For people who know me personally, you will probably agree with two things: 1. I’m a vegetarian, and 2. I’ve never been interested in telling other people how to eat or using my vegetarianism to feel holier than thou. Unlike some, I recognize the multiple factors that keep people from being vegetarians: lack of access to vegetables, high prices for good produce, culture and traditions that surround cooking, really liking a juicy burger. Vegetarianism has always been a very personal choice for me (and an easy one, since I’m not a big fan of meat), and I’ve never felt telling people how to eat is a useful cause.
But I read one little fact that struck me in the new book Eaarth by Bill McKibben, which describes a planet that we’ve changed so entirely that it no longer resembles the Earth that we’ve known. This fact is that, “It takes eleven times as much fossil fuel to raise a pound of animal protein as a pound of plant protein.” McKibben suggests that this means we should either turn to vegetarianism or Chinese cooking practices, which “use meat almost as a condiment.”
The BP oil spill has been the most glaring, physical evidence in recent history of just how destructive our reliance on fossil fuels is. Our use of them is complex; as I’ve pointed out before, electrical generation is the highest producer of pollution, yet uses a negligible amount of oil. The fossil fuel it relies on most is natural gas, which is usually extracted onshore. But even so, we clearly use a whole lot of oil as a country, as our thirst for it has driven rigs deeper and deeper into the ocean and is drying up the assets in the Middle East.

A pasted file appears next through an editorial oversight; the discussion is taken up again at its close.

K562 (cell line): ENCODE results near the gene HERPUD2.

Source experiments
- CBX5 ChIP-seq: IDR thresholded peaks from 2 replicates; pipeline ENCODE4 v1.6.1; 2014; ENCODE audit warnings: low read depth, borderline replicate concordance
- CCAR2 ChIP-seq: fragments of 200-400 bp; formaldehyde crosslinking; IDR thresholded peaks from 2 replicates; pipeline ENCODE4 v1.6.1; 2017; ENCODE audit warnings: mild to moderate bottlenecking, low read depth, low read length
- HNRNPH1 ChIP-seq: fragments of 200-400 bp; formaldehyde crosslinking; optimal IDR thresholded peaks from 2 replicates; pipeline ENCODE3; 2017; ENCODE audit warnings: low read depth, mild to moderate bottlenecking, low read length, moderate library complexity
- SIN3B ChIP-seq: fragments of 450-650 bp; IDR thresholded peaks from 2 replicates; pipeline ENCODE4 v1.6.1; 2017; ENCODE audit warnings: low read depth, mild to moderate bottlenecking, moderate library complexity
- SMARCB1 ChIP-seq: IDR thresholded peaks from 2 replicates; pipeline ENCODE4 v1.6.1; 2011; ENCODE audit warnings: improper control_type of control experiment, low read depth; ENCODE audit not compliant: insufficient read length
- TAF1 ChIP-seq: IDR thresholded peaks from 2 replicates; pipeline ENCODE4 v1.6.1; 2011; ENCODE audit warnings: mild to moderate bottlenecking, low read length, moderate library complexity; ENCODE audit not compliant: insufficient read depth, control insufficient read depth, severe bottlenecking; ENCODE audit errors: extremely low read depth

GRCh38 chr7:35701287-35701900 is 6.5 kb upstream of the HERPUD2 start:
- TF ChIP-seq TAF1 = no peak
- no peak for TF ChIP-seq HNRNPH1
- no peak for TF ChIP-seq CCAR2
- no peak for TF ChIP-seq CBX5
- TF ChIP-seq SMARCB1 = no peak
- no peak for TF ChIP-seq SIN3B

One of McKibben’s points in Eaarth is that the large scale must become smaller in our new world. Rather than corporate farms, we need community gardens; rather than national roads projects, we need local governments to upgrade infrastructure that can handle a shifting climate. Personal choices are also becoming more and more important in the fight against global warming. Conservation, the least glamorous and most personal solution, could be one of the most important tools: “The energy analyst Amory Lovins recently calculated that Americans could, relatively cheaply, save half the oil and three-fourths of the electricity they use” through actions such as insulating water heaters and turning off videogame consoles.
So personal choices really matter. And perhaps more vegetarians could make a really big difference, if it takes so much fossil fuel to raise meat. If you were flirting with the idea of becoming a vegetarian, now is a great time to consider a serious relationship with it.